Last Friday a court ordered that doctors perform a surgical abortion on a woman with learning disabilities who was pregnant at 12 weeks. The woman in her 20s was described as having the “mental age of a toddler”. A report in the Daily Mail quoted the judge as saying “medics could restrain the woman in order to administer a general anaesthetic if necessary.” In a similar case in June this year, also brought by doctors, the Court of Protection in London ordered an abortion on a woman in her 20s, pregnant at 22 weeks and who was deemed to have the mental capacity of a six-to-nine-year-old child. The judge was worried that the baby could be born and have to be placed with foster parents. She said the woman would suffer greater trauma from having her baby removed. She noted “it would at that stage be a real baby”. She added that “Pregnancy, although real to her, doesn’t have a baby outside her body she can touch.” The Appeals Court later overturned that decision on human rights grounds. However since then another court has ordered that she be fitted with a contraceptive device once her baby has been delivered.
These two cases throw up a number of worrying issues about how women with reduced mental capacity should be treated if/when they become pregnant. How much mental capacity does one require to be a mother? And who decides this? In these two cases the courts made this decision in support of doctors who felt they were acting in the best interest of the women. The assumption is often made that pregnancy and a baby would expose women to psychological harm. However as a charity which has counselled and supported pregnant and vulnerable women for almost five decades we know that abortion itself carries significant trauma which can affect women for many years. In fact the later one has an abortion the greater the chances of experiencing psychological distress as a result of the loss of that pregnancy. At 12 weeks in the first case the baby is moving and jumping in the womb. At 22 weeks, in the second case, the baby can be felt moving. In both cases the psychological process of bonding between mother and baby would have begun. It is therefore easy to understand why an abortion itself would result in psychological harm to a woman.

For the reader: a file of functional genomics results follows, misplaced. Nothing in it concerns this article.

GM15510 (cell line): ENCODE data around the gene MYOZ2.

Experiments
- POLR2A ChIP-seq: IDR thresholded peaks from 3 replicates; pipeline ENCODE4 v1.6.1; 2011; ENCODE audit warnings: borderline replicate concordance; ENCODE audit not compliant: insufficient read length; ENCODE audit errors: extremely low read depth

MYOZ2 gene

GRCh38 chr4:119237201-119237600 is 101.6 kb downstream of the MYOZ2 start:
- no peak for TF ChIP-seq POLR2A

Of course we are not ignoring the argument that in these cases the women had diminished mental capacity. But that’s why we have a caring compassionate society in the UK where vulnerable women receive a range of practical support, not least that provided by Life. What society says to a vulnerable woman in crisis that the only way out of that crisis is to end the life of her child? Are we to become a dispassionate and uncaring society which sees the termination of unborn children as necessary because we refuse to support their mothers? Women must be supported during pregnancy, especially when they require greater care and attention. With support, in both cases the birth of their baby and the love this brings could add even greater happiness to these women’s lives.
Finally we must be careful not to embark on a eugenic path in which pregnancy is seen as a privilege exclusively for those who are not deemed to be disabled in some way. In the 1920’s Marie Stopes wrote “No society should allow the diseased, the racially-negligent, the careless, the feeble-minded, the very lowest and worst members of the community to produce innumerable tens of thousands of warped and inferior infants.” Would these women have been deemed by Marie Stopes as too feeble minded? If the answer is yes, then let’s be careful that we may be seeing a return to the dangerous eugenic philosophy of her time and let’s make a conscious decision to ensure we stop it in its tracks.